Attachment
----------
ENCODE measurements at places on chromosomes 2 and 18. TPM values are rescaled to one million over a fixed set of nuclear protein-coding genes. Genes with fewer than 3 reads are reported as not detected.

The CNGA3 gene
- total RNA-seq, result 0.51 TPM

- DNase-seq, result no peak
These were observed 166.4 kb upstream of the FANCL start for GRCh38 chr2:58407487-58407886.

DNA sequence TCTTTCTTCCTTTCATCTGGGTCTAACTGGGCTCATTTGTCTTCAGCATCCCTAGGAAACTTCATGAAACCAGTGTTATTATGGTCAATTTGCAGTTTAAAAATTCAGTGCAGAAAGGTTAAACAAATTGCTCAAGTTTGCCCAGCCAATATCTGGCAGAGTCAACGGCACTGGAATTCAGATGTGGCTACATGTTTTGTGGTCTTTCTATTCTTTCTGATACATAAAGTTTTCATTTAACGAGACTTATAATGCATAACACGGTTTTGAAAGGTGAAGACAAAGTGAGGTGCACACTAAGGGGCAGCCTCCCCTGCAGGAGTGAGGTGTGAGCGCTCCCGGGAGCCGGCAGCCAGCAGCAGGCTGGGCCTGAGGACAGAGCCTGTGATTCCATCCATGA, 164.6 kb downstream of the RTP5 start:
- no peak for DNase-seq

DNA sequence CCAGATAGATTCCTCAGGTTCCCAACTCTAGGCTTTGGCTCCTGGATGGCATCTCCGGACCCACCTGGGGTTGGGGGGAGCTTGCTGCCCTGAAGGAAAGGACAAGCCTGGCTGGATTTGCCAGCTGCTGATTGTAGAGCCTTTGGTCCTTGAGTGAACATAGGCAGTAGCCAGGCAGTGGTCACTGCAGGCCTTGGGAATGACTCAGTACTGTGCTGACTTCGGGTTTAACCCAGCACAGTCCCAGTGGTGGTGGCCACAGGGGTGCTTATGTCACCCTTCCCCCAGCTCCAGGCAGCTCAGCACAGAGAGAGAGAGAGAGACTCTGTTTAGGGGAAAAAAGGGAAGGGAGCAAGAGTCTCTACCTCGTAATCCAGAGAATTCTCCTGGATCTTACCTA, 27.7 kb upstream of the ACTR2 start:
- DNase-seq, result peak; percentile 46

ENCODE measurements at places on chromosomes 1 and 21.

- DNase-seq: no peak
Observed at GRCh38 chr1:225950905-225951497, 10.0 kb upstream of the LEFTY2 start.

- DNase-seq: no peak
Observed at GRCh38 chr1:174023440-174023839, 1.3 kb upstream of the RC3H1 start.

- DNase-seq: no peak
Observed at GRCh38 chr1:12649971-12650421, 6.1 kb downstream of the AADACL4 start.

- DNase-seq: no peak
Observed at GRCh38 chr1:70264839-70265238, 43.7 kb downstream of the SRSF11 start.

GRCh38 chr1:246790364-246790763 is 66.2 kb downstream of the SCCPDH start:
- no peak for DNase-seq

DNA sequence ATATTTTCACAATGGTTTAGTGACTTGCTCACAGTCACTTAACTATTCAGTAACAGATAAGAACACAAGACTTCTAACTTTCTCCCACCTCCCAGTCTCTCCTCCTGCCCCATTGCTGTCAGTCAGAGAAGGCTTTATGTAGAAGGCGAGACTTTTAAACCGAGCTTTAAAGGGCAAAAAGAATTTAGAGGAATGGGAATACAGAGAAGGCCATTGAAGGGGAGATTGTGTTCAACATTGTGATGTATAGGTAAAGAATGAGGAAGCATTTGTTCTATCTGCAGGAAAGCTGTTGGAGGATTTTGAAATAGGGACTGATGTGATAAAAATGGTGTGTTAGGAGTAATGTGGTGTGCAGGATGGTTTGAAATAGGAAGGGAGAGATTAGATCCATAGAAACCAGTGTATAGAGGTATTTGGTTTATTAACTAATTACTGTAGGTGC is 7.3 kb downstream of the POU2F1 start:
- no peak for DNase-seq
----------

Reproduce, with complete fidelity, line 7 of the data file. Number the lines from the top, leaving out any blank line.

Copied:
- no peak for DNase-seq